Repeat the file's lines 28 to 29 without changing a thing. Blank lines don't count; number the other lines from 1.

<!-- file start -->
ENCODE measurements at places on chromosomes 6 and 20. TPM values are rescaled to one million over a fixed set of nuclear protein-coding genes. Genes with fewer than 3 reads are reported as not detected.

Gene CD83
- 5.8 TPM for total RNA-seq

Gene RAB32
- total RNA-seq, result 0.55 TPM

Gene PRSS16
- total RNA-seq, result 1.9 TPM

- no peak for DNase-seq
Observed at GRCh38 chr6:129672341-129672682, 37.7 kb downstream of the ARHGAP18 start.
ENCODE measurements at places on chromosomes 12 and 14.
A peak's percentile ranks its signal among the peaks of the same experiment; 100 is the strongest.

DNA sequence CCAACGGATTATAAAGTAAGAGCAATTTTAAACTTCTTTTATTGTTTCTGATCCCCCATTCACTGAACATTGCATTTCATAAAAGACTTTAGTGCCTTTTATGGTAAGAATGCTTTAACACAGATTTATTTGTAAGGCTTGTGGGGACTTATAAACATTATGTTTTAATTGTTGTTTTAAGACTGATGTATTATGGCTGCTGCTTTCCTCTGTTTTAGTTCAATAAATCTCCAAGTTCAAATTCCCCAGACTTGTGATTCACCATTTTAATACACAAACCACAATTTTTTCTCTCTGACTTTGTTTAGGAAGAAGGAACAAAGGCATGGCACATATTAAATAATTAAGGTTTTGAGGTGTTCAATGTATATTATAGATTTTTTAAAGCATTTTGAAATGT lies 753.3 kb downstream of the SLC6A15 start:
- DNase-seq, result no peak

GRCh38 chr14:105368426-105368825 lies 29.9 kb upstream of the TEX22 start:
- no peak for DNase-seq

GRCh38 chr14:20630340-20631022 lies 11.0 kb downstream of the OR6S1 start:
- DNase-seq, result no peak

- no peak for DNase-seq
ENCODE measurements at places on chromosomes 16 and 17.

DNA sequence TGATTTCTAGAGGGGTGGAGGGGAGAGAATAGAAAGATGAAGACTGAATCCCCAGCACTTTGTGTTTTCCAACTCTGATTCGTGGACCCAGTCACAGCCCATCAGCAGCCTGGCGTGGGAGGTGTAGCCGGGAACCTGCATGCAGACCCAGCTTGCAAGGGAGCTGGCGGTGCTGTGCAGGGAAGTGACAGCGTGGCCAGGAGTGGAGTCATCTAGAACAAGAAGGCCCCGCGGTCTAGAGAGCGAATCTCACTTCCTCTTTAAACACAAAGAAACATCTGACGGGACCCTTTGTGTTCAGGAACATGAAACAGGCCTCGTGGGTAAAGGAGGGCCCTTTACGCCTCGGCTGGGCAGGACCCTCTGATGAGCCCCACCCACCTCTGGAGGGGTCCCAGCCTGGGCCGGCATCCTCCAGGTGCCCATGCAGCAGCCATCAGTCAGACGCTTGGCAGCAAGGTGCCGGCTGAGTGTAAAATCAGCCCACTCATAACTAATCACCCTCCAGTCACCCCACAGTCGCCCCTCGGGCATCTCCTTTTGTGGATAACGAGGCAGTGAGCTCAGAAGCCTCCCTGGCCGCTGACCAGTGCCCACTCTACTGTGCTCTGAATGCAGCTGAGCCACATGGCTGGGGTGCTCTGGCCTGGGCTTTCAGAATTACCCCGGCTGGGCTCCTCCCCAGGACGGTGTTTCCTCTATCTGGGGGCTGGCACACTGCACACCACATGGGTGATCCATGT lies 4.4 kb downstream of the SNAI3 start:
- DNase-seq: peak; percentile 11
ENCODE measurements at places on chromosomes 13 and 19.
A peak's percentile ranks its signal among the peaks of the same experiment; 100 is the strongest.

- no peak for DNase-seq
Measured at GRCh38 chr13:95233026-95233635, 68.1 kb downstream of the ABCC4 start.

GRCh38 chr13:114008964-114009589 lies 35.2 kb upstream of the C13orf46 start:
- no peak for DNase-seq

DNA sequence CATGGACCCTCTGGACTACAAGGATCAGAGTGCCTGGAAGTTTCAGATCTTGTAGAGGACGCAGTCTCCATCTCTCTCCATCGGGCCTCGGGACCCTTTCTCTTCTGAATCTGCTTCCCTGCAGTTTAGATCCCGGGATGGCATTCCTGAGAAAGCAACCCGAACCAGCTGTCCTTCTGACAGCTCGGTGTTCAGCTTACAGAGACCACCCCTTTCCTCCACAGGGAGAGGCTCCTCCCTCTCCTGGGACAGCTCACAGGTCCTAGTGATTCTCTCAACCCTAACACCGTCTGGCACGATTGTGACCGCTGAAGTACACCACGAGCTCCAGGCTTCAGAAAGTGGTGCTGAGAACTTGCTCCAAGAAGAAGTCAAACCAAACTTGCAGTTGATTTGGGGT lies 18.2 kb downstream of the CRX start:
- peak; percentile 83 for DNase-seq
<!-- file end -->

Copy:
DNA sequence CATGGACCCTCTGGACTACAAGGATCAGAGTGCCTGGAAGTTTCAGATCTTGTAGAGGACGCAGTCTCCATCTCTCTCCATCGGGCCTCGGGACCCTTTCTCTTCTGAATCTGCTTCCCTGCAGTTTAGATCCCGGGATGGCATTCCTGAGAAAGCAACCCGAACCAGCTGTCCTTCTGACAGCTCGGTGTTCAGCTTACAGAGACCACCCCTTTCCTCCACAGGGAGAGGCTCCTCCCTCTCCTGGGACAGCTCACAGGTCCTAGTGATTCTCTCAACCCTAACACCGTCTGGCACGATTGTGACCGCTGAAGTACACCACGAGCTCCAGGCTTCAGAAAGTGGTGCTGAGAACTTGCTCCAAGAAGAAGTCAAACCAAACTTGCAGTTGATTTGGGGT lies 18.2 kb downstream of the CRX start:
- peak; percentile 83 for DNase-seq